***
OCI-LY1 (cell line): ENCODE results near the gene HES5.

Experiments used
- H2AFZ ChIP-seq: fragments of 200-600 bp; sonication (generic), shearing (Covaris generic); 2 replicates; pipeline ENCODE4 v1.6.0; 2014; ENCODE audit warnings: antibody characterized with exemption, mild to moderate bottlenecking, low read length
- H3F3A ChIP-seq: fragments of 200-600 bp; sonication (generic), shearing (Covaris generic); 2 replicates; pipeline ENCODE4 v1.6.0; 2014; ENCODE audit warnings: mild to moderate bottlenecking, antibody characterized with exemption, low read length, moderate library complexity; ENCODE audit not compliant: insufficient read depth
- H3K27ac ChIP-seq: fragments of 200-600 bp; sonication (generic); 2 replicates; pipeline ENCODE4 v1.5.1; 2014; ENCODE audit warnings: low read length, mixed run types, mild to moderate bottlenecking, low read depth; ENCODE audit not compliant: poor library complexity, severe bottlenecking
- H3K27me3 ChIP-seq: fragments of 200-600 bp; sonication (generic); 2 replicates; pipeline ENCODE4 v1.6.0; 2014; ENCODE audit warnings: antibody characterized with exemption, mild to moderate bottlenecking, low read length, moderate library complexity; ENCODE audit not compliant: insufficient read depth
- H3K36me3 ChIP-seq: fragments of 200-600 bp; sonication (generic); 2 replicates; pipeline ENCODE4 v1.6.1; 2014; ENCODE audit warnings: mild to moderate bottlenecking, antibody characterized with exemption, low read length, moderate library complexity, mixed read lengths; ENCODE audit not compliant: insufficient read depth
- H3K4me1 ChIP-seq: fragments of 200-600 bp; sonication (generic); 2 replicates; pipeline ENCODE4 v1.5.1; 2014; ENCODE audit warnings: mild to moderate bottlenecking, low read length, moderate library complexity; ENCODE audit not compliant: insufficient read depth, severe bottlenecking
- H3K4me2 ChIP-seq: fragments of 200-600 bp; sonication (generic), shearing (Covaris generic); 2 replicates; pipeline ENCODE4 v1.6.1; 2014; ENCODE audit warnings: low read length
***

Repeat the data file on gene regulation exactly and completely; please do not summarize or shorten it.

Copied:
OCI-LY1 (cell line): ENCODE results near the gene HES5.

Experiments used
- H2AFZ ChIP-seq: fragments of 200-600 bp; sonication (generic), shearing (Covaris generic); 2 replicates; pipeline ENCODE4 v1.6.0; 2014; ENCODE audit warnings: antibody characterized with exemption, mild to moderate bottlenecking, low read length
- H3F3A ChIP-seq: fragments of 200-600 bp; sonication (generic), shearing (Covaris generic); 2 replicates; pipeline ENCODE4 v1.6.0; 2014; ENCODE audit warnings: mild to moderate bottlenecking, antibody characterized with exemption, low read length, moderate library complexity; ENCODE audit not compliant: insufficient read depth
- H3K27ac ChIP-seq: fragments of 200-600 bp; sonication (generic); 2 replicates; pipeline ENCODE4 v1.5.1; 2014; ENCODE audit warnings: low read length, mixed run types, mild to moderate bottlenecking, low read depth; ENCODE audit not compliant: poor library complexity, severe bottlenecking
- H3K27me3 ChIP-seq: fragments of 200-600 bp; sonication (generic); 2 replicates; pipeline ENCODE4 v1.6.0; 2014; ENCODE audit warnings: antibody characterized with exemption, mild to moderate bottlenecking, low read length, moderate library complexity; ENCODE audit not compliant: insufficient read depth
- H3K36me3 ChIP-seq: fragments of 200-600 bp; sonication (generic); 2 replicates; pipeline ENCODE4 v1.6.1; 2014; ENCODE audit warnings: mild to moderate bottlenecking, antibody characterized with exemption, low read length, moderate library complexity, mixed read lengths; ENCODE audit not compliant: insufficient read depth
- H3K4me1 ChIP-seq: fragments of 200-600 bp; sonication (generic); 2 replicates; pipeline ENCODE4 v1.5.1; 2014; ENCODE audit warnings: mild to moderate bottlenecking, low read length, moderate library complexity; ENCODE audit not compliant: insufficient read depth, severe bottlenecking
- H3K4me2 ChIP-seq: fragments of 200-600 bp; sonication (generic), shearing (Covaris generic); 2 replicates; pipeline ENCODE4 v1.6.1; 2014; ENCODE audit warnings: low read length